"Any kids who say there's nothing to do in Des Plaines haven't heard of the youth commission," said Josaphine Al-Naemy, a board member on the Des Plaines Youth Commission.
"When my kids were in high school, they didn't have anywhere to go here in Des Plaines," she said. "Now, we have these very active kids who want to do things. They're tired of saying there's nothing to do. Instead, they say we know what we want to do, let's get the funds, get places [to host events] and make it happen. They're an incredibly active generation."
The commission is a city-funded organization that seeks to create safe social opportunities for junior high and high school students. It funds and organizes monthly city-wide events that draw 200-400 people.The budget was once $15,000, but due to the recession, it was cut to $7,000 this year.
Board member Mary Dankowski said while the organization can accept donations, it is prohibited from fundraising. This mean a lot of creativity and careful budgeting for events.
"The whole idea is to give families something to do in their own town," said Bob Neil, another board member. "You don't have to drive to Chicago, it doesn't have to cost you a whole lot of money. We provide bounce houses, obstacle courses, really active things that are fun."
The youth commission started as the Des Plaines Safety Council, a board investigating accidents involving young people. In time, the safety council evolved into a provider of funds.
"If your kid is at a school [that] wanted to take a field trip, you'd send a request to us and we'd send you, say, $500 to cover expenses," said Neil. "That was getting kind of ridiculous. We decided we should be doing things for the entire community, not just funding individual activities."
"That's when we started the youth advisory board where the kids could come up with their own ideas about what they thought kids in town would actually like to do," he said.
"The kids know what they want to do; we make it happen," said Al-Naemy.
The youth advisory board is staffed with junior high and high school students. "Once the kids come up with ideas, we come up with a budget. The kids plan it, then the adults assist in putting it together, but the kids staff the events. Our kids are really involved. They do one heck of a job," said Neil.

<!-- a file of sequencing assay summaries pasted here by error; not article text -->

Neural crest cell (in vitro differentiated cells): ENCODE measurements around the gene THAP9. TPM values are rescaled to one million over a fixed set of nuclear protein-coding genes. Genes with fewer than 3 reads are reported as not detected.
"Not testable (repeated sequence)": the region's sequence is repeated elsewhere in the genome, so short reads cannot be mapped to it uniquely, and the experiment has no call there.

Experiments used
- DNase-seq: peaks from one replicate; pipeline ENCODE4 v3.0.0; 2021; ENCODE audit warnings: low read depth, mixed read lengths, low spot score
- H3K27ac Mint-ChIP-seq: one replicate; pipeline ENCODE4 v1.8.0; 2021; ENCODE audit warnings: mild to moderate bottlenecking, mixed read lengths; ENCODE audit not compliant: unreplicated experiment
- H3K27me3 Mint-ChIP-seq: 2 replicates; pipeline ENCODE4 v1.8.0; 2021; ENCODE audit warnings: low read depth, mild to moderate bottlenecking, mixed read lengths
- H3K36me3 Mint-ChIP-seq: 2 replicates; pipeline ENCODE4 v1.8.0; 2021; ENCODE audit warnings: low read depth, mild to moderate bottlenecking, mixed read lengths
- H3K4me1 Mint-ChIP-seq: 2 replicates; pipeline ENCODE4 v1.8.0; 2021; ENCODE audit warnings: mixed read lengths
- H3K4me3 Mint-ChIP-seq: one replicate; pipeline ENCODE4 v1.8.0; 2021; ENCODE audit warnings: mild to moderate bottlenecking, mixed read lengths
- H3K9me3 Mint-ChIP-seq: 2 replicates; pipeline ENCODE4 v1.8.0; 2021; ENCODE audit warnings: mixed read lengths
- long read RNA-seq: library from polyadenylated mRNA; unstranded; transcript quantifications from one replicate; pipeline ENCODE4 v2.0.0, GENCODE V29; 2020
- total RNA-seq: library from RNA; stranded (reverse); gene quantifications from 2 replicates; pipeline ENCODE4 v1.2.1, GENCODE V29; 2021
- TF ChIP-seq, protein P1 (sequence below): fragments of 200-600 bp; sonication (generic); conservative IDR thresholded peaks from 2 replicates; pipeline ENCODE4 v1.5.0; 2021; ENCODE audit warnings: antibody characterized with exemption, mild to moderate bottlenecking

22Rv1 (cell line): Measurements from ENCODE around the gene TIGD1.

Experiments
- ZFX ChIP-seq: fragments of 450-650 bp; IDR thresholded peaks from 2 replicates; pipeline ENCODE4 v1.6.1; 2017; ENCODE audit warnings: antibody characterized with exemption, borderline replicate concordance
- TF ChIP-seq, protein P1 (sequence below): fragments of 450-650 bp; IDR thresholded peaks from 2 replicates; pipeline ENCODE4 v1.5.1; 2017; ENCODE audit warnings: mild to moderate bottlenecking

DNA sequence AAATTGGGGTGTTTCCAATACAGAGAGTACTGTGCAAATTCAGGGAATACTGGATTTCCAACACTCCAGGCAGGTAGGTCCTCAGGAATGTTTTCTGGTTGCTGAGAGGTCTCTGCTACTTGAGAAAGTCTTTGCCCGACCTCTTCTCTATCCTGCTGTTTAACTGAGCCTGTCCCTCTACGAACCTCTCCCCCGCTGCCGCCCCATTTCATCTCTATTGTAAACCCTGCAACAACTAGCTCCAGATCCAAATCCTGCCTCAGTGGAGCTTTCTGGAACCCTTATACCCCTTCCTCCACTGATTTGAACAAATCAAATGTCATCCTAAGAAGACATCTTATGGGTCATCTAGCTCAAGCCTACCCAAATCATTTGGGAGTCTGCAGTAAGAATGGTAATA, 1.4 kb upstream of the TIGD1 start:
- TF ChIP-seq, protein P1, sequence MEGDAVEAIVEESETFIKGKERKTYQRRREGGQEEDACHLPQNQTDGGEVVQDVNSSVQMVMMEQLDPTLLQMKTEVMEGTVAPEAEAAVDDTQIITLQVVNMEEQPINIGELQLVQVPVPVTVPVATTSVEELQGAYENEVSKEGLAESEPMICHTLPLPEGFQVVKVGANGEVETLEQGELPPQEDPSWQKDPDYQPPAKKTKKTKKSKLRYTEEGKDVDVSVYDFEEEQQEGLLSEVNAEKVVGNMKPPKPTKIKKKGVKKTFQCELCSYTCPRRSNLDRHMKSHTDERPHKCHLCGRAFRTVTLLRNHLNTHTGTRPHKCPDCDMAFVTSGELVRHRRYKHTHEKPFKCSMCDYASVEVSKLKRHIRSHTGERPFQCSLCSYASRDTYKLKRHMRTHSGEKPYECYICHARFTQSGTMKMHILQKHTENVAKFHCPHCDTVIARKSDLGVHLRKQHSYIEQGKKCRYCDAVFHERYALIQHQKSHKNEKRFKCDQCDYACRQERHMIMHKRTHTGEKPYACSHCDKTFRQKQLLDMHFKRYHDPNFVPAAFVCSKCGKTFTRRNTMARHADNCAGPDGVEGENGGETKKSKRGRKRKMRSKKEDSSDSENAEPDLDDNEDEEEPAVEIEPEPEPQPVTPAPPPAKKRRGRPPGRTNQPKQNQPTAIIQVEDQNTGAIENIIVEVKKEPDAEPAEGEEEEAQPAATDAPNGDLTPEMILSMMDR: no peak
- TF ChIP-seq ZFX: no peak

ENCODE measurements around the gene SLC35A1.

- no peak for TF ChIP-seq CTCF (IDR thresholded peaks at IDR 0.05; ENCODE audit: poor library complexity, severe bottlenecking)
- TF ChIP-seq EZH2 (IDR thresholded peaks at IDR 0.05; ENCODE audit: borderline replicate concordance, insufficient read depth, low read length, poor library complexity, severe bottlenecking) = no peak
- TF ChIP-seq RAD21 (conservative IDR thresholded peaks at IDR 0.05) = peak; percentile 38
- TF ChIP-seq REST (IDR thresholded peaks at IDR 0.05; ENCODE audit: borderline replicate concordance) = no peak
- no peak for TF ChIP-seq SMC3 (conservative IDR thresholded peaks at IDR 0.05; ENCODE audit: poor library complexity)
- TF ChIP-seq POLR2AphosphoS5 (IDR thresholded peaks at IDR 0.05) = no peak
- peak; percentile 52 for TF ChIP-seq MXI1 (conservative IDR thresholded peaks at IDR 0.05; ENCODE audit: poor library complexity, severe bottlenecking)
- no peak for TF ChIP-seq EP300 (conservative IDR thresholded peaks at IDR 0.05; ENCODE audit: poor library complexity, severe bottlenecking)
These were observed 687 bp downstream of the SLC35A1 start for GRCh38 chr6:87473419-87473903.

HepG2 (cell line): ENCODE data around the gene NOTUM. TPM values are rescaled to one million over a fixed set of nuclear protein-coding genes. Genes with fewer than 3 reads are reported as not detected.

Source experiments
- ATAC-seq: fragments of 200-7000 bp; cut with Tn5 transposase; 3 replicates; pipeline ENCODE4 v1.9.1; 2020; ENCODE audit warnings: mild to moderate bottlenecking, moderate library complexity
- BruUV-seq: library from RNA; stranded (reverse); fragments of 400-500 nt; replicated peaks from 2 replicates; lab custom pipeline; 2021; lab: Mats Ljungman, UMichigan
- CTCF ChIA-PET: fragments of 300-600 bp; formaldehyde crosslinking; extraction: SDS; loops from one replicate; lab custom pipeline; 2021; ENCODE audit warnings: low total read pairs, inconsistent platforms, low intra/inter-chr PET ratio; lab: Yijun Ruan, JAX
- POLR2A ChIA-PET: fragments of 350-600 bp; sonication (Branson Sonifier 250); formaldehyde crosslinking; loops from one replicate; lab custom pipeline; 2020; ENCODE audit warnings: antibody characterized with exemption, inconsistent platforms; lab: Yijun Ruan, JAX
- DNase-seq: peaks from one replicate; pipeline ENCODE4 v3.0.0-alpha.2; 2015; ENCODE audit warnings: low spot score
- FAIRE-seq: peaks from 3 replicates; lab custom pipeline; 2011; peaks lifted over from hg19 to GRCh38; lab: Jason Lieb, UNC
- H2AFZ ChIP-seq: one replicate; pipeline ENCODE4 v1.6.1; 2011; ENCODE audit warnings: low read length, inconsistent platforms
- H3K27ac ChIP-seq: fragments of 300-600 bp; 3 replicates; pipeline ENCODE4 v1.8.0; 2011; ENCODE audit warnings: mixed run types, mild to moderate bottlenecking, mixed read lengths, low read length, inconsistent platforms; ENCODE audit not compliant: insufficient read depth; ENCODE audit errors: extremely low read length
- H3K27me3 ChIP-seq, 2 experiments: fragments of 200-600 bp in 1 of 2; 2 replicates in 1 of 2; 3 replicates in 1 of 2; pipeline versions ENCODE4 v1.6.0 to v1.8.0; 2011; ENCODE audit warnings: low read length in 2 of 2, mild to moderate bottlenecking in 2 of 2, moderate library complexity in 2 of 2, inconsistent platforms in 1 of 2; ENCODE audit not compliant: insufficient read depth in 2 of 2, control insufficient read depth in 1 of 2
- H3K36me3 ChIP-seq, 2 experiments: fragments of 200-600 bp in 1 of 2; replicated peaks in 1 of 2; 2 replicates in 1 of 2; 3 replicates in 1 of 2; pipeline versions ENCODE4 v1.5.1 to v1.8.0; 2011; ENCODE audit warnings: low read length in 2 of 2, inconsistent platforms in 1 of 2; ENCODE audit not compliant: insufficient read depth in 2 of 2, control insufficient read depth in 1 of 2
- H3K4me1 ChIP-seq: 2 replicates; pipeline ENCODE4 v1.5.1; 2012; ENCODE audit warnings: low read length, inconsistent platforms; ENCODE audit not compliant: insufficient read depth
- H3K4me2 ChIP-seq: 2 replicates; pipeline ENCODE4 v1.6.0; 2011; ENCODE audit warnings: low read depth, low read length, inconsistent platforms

The youth commission's upcoming events include the annual Family Night at Prairie Lakes Community Center.
"I have four kids. I love coming to these family night events because they have a little bit of everything for kids to do," said Susana Pociejewski, the parent of a Des Plaines student who is considering joining the youth advisory board. "Not only do they have the activity rooms, but they also have the bouncy house and everything in the gym."
"Because you know folks are local, you feel safe with the kids moving around the differnet stations," she added. "My kids always enjoy coming to this because they get to connect with other kids from other schools who they don't normally see."
The next family night outing takes place on Nov. 20. Admission is $5 for a family of four and $1 for each additional person. Food and sodas are included along with games, bounce houses and other activities.
The youth commission also sponsors a co-ed high school softball league on Saturday nights, a 3-on-3 basketball tournament in December and a Friends Connect series for special needs teens.
"Our kids are incredible," Dankowski said. "Colleges and scholarships really want to see kids in a leadership position. Joining the youth advisory board gives them real-world experience shaping their community."
Junior high and high school students interested joining the youth advisory board can write Dankowski at email@example.com.